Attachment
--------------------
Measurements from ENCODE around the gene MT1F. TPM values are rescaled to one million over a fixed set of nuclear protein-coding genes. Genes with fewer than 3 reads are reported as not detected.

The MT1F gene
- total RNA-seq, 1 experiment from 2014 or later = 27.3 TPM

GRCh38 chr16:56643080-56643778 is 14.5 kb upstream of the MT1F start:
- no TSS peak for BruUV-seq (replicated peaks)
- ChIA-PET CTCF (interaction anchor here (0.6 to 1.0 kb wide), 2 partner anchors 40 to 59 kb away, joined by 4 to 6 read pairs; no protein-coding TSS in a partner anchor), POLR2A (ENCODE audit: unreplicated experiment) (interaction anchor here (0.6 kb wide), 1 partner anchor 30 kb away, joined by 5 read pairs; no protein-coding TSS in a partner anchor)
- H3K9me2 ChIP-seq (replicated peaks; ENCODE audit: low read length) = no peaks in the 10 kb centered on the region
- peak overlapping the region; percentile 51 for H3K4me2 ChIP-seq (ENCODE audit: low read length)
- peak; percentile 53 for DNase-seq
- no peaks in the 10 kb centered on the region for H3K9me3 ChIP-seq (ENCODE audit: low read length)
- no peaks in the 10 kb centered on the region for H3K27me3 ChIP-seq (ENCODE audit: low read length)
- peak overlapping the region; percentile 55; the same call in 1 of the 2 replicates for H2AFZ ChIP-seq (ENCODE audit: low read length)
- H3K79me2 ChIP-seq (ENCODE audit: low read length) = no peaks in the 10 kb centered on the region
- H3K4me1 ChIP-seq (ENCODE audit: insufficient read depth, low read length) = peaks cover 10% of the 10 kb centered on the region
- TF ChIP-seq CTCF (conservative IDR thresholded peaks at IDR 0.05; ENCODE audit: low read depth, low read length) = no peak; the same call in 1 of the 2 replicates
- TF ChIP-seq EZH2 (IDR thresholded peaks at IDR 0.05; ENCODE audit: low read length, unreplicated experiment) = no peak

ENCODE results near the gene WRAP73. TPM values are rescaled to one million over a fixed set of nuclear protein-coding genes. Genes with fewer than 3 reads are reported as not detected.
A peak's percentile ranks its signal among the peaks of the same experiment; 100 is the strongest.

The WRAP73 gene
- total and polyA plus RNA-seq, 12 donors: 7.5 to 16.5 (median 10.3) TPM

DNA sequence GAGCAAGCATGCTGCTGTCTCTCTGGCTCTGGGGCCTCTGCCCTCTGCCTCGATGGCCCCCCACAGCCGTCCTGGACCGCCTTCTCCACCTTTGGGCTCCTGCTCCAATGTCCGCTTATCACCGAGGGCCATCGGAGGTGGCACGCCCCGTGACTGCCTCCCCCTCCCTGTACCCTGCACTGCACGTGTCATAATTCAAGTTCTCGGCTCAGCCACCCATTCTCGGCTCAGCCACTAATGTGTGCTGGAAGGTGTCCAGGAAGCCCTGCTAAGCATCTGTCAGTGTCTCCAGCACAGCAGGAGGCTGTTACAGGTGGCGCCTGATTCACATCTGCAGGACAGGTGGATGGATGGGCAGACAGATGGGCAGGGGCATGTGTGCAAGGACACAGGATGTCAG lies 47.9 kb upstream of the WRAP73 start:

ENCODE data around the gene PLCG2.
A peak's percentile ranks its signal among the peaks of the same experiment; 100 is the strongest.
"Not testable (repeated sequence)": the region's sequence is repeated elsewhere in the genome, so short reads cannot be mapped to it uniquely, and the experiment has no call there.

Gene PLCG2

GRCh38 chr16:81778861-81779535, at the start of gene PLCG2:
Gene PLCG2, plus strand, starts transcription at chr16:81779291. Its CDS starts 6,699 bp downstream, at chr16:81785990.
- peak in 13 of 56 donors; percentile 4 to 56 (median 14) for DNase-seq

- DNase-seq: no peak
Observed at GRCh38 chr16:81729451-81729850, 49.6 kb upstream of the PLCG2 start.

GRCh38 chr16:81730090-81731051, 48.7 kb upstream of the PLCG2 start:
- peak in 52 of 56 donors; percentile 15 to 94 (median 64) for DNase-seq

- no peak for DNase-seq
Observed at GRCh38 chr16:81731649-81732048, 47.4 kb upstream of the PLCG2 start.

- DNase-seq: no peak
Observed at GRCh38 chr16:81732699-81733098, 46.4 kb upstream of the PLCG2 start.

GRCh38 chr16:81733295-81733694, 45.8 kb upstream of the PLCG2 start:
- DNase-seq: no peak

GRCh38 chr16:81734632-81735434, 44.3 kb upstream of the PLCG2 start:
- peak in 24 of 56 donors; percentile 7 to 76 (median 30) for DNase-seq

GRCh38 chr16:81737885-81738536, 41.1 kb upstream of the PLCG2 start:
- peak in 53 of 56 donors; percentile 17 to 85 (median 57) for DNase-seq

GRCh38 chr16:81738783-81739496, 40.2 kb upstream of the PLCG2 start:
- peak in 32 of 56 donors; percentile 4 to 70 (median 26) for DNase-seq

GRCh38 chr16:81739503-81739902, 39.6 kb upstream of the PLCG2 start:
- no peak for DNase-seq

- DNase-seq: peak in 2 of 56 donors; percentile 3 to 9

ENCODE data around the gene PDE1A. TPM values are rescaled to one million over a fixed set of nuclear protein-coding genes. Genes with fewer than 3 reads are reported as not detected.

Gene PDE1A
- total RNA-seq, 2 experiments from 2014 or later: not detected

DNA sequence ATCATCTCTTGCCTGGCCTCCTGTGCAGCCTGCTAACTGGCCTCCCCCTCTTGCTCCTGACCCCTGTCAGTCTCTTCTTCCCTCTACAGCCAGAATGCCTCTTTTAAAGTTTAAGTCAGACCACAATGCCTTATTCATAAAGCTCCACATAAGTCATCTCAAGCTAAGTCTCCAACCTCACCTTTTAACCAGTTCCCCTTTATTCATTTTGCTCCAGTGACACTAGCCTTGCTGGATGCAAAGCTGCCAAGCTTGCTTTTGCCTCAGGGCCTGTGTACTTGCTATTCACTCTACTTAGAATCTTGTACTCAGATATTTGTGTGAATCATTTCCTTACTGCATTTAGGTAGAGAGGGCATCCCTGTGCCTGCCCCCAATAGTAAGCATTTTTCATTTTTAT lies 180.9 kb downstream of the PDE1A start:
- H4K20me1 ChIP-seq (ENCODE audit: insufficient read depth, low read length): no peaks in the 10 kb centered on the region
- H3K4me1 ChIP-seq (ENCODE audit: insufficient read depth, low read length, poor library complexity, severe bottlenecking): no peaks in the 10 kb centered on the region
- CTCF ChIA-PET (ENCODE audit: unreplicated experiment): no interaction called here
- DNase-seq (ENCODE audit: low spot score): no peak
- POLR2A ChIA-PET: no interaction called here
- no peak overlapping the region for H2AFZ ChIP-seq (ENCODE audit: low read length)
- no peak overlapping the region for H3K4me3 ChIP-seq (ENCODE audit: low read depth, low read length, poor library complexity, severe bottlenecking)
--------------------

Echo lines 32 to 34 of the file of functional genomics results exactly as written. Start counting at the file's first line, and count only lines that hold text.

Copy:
- peak in 52 of 56 donors; percentile 15 to 94 (median 64) for DNase-seq

- no peak for DNase-seq
Observed at GRCh38 chr16:81731649-81732048, 47.4 kb upstream of the PLCG2 start.